Will Tribes, PrizePicks Talk Fantasy Sports In California?

Written By

Updated on

fantasy sports

A coalition featuring several large California gaming tribes may meet with PrizePicks to discuss the operator’s letter regarding the legality of fantasy sports in the state. 

The California Indian Nations Gaming Association (CNIGA), which has 52 member tribes, submitted its own letter to the state attorney general as part of the office’s ongoing review of the fantasy sports pick’em issue. 

In its letter, PrizePicks claims “it is well-established that ‘games of skill’ are legal in California and not considered to be forms of gambling.”

“We’ve read them. We’re looking at them. We’re considering potentially sitting down (with PrizePicks) and discussing their letter with them,” CNIGA chairman James Siva told PlayUSA at the Western Indian Gaming Conference last week. 

California fantasy sports review ongoing

California Attorney General Rob Bonta is in the process of reviewing whether the state’s gambling laws prohibit DFS. 

In its letter, CNIGA referred to controversial daily fantasy sports pick’em games as “illegal sports wagering.” 

“We hope our comments to Attorney General Bonta will clarify some of the misinformation surrounding DFS,” a PrizePicks spokesperson said. “We have great respect for California’s tribal community and their sovereignty, and believe our comments will reinforce the longstanding legality of games of skill in California, including DFS.” 

Other states take action on pick’em

PrizePicks, like other DFS operators, has faced scrutiny and discipline in other jurisdictions regarding its pick’em offering. 

In New York, PrizePicks agreed to pay a $15 million settlement for operating without a license.

In Florida, it pulled out after facing pressure from the state regulator

Tribes to advocate for their position

Siva said tribes will “continue to advocate” for their position on the issue. 

“We’ll continue to advocate our position. I think there’s a lot of moving pieces in this one. Because we just came off of these big sports betting initiatives, this is all connected in some way, so we’re going to take a careful approach but still advocate our position that these games should not be allowed,” Siva said.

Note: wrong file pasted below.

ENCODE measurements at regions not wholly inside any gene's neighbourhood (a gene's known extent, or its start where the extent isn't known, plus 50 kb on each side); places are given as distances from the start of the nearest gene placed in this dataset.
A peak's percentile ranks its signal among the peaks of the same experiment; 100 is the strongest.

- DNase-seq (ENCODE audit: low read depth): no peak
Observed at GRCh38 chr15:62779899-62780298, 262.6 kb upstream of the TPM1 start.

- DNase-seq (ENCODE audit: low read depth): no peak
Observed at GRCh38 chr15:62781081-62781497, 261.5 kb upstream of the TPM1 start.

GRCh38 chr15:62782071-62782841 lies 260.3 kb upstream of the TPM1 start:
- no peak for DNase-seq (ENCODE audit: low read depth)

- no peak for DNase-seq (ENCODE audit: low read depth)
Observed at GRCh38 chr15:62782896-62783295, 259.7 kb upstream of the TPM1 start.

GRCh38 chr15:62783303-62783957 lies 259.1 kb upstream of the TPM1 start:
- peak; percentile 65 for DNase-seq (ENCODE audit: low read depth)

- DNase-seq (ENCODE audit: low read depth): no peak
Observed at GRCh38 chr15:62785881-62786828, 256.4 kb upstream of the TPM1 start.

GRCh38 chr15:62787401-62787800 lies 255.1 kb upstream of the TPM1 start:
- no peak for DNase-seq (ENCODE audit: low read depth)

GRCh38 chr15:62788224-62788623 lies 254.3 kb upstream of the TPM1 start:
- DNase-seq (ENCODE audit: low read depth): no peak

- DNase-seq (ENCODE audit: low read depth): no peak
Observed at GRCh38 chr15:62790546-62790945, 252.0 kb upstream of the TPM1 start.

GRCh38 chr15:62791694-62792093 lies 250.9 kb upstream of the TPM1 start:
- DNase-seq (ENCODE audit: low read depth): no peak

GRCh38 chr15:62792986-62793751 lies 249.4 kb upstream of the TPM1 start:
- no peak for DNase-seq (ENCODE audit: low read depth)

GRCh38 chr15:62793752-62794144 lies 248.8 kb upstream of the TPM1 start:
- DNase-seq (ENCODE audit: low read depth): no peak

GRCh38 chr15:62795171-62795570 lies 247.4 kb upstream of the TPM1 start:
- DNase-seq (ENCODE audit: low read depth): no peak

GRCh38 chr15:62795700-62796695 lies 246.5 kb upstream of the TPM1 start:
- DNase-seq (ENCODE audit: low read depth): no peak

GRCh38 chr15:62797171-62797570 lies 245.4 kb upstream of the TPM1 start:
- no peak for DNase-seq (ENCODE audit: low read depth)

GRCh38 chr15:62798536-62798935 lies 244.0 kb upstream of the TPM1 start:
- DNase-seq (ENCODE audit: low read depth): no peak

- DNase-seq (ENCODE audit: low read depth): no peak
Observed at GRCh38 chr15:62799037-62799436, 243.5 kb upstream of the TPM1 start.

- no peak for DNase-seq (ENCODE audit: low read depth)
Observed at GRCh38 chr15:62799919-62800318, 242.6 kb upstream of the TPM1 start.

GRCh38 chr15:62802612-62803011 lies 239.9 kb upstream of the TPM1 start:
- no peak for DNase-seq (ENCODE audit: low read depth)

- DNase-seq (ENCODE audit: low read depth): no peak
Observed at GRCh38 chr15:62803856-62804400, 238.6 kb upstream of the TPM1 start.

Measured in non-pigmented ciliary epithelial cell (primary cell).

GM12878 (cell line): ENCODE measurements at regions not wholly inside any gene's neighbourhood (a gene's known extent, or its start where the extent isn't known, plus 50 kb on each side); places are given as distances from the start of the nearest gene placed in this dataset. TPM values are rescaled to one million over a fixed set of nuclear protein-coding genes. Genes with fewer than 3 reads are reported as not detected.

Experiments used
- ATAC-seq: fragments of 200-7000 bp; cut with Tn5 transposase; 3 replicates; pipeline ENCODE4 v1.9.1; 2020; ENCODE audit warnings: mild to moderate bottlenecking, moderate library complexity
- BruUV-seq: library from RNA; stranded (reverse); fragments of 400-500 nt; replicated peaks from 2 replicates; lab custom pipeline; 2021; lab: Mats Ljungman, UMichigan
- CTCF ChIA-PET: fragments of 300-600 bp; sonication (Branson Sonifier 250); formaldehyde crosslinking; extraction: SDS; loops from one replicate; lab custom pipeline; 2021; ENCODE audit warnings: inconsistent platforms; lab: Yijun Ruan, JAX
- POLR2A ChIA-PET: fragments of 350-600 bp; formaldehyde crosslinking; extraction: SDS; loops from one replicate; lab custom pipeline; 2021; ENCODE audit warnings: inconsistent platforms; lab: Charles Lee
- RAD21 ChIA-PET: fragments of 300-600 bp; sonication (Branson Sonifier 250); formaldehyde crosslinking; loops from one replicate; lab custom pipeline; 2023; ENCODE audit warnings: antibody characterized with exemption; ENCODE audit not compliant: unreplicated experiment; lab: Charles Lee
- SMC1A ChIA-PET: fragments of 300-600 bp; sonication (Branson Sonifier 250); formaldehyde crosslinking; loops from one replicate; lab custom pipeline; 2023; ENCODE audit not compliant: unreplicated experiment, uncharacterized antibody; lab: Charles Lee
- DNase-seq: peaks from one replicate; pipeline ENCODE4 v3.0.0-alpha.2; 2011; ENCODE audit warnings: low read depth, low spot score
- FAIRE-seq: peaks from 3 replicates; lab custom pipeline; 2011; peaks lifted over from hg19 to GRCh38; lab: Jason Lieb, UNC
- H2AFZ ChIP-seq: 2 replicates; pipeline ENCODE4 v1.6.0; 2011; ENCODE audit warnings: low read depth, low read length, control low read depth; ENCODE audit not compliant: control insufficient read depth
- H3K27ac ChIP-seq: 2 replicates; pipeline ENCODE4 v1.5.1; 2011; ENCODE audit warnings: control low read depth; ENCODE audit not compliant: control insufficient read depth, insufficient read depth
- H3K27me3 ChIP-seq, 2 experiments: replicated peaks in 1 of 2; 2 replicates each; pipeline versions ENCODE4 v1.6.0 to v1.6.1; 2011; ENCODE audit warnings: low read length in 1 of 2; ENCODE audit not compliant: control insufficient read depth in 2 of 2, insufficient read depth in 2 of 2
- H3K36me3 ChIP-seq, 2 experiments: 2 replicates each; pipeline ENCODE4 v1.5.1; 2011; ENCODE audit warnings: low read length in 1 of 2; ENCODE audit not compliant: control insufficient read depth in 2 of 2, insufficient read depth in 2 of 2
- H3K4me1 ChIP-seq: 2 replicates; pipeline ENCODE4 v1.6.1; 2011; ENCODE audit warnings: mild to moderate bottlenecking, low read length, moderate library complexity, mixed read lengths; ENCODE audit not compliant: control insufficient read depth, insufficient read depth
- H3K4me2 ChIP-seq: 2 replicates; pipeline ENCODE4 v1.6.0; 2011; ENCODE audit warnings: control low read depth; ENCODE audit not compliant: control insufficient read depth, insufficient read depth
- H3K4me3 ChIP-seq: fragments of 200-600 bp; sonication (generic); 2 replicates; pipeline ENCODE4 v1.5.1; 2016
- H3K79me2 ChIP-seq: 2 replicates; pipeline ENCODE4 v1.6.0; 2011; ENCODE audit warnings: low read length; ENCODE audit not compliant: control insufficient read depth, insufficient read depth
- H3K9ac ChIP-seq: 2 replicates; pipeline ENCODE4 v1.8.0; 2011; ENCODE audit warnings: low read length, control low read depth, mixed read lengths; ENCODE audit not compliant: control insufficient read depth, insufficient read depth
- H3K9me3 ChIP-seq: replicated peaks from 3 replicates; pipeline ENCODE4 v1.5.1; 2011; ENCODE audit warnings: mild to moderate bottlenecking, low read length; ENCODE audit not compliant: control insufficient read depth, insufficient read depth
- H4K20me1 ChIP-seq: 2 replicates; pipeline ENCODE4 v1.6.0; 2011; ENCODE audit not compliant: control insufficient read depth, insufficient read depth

“I do appreciate them mentioning tribes in their statement. We do have a core disagreement on the legality of the games, not all the games but the ones that PrizePicks and Betr really have used to boost their companies. Those are the games we have an issue with. We’re incredibly careful in our approach, but again it’s just another example of our exclusivity being limited here, another infringement on tribal sovereignty, and these just have to stop. In our opinion, the definition of their games that they’re playing is a clear violation of the California constitution.” 

Daily fantasy sports donations in CA

PrizePicks has given money to both the Democratic ($25,000) and Republican ($750) Attorneys General Association. Other DFS operators and coalitions have also made similar donations. 

“This daily fantasy thing was sped up,” Siva said. “It’s very interesting how quickly the AG office turned around their process to start on this when we’ve been asking for similar stuff with the cardrooms and their games for years, and they said we’re trying, we’re trying. Now finally 20 years later we have some regulations coming down but they’re not finalized yet.

“All of a sudden with this, they just turn it around in a matter of months, get some proposed regs out and are moving along. It’s a little too much like picking and choosing priorities that I don’t appreciate.”